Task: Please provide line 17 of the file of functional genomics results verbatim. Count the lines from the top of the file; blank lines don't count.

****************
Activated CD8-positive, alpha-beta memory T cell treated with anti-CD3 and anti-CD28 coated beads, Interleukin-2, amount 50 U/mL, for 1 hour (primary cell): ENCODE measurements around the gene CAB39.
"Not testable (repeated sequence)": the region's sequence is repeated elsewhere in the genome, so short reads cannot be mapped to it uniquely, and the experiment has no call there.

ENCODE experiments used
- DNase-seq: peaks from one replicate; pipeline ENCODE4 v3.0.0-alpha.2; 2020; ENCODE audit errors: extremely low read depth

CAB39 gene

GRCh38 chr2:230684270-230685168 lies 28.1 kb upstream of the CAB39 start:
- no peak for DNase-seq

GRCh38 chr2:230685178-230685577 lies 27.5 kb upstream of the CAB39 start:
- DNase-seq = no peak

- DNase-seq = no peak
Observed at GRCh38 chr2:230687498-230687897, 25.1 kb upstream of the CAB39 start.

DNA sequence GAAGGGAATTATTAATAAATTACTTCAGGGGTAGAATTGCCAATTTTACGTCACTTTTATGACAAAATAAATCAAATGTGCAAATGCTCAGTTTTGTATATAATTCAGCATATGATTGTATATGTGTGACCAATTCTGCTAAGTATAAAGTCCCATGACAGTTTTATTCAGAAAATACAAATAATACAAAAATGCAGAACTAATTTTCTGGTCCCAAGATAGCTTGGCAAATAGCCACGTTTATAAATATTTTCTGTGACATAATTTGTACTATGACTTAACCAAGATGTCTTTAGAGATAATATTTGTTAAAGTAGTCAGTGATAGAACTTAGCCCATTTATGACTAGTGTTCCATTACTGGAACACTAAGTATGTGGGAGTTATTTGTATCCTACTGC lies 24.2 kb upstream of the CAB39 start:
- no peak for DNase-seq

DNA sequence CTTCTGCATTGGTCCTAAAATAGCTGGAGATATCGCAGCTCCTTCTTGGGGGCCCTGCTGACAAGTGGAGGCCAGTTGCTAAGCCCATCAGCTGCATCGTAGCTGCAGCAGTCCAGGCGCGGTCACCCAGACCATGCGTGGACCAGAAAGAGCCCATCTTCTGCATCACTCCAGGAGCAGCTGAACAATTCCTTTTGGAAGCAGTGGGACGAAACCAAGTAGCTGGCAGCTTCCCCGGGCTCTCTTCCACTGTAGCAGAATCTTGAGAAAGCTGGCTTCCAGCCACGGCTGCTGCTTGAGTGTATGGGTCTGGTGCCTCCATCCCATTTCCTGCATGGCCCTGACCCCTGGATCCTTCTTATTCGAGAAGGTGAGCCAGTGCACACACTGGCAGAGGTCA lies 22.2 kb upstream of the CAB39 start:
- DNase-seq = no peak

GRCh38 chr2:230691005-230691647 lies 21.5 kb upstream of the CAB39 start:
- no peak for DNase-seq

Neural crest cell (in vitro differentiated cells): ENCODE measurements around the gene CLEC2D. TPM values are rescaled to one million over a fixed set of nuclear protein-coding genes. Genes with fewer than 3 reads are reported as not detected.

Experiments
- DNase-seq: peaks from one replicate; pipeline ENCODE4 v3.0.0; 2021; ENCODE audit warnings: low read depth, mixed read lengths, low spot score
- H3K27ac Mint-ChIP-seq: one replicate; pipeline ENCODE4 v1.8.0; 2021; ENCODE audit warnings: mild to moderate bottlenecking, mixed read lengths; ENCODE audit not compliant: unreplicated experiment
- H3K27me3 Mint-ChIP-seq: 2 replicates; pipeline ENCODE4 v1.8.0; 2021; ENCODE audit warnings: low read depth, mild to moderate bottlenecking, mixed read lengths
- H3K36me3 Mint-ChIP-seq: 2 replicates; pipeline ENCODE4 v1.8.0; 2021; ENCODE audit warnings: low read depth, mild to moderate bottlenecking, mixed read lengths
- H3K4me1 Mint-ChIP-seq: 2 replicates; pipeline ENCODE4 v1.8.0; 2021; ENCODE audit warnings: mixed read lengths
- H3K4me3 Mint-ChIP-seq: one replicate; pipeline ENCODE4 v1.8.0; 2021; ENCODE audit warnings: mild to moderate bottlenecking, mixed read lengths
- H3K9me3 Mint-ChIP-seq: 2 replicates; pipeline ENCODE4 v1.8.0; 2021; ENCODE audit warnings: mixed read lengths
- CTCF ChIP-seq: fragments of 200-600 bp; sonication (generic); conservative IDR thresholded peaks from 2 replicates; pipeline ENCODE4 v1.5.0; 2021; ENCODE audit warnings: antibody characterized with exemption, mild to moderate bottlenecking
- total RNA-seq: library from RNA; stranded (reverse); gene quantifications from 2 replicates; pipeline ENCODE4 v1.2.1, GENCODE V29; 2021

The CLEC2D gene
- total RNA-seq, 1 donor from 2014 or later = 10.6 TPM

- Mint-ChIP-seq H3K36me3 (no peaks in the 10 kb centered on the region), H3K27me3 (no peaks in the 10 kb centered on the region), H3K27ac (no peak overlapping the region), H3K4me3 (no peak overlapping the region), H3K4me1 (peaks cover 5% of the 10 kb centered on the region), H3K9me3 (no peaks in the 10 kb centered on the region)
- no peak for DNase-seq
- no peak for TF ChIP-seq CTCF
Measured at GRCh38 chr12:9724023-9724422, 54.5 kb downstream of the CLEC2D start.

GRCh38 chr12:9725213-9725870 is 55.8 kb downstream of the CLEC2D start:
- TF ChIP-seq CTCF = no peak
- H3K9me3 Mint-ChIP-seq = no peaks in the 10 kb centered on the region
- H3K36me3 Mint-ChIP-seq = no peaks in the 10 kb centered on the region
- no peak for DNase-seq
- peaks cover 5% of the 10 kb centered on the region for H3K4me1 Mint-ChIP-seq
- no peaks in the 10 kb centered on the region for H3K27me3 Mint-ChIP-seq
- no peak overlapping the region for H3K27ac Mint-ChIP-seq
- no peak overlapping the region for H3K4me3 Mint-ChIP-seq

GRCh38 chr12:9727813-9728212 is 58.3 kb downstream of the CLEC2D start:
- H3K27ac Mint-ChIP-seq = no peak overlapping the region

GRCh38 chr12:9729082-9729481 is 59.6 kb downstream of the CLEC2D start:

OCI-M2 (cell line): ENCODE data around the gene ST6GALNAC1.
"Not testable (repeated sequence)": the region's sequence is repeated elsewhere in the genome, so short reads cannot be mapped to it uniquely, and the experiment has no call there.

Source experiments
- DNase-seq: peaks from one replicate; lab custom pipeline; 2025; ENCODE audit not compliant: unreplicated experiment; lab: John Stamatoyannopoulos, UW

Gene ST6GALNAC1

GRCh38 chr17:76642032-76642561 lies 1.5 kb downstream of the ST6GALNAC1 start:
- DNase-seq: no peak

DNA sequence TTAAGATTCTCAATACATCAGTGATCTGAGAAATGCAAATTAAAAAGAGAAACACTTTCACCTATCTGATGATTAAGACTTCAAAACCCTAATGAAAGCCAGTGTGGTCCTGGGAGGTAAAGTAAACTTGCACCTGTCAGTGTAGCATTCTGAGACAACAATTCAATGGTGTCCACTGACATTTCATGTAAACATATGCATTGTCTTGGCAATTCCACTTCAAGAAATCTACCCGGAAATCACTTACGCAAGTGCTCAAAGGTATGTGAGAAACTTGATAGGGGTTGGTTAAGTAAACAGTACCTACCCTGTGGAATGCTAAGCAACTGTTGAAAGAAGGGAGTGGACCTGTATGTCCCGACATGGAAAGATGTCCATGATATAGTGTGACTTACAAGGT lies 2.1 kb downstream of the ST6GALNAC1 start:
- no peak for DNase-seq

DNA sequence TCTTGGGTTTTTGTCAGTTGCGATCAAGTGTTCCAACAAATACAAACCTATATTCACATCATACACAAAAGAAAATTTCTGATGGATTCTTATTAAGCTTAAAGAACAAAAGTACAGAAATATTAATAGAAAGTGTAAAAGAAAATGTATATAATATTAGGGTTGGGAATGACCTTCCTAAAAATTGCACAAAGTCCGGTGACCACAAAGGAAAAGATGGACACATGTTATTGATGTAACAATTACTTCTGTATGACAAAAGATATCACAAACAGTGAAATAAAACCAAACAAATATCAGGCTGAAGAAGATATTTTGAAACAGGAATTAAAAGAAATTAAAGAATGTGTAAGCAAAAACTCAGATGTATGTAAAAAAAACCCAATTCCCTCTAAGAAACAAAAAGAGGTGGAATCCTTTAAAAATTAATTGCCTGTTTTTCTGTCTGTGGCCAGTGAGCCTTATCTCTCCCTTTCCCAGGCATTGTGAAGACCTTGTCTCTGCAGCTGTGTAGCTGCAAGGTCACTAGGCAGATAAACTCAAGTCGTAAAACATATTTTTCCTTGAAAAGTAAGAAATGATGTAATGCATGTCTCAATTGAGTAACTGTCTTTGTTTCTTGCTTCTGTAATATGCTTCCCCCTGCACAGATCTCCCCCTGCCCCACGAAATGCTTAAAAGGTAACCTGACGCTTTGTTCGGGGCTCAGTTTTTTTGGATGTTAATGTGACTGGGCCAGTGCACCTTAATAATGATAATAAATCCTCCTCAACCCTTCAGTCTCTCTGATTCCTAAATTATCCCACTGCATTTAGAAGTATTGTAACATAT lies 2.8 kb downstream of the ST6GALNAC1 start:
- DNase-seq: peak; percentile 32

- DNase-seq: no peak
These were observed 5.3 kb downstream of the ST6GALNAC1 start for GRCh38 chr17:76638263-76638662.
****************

- no peak for DNase-seq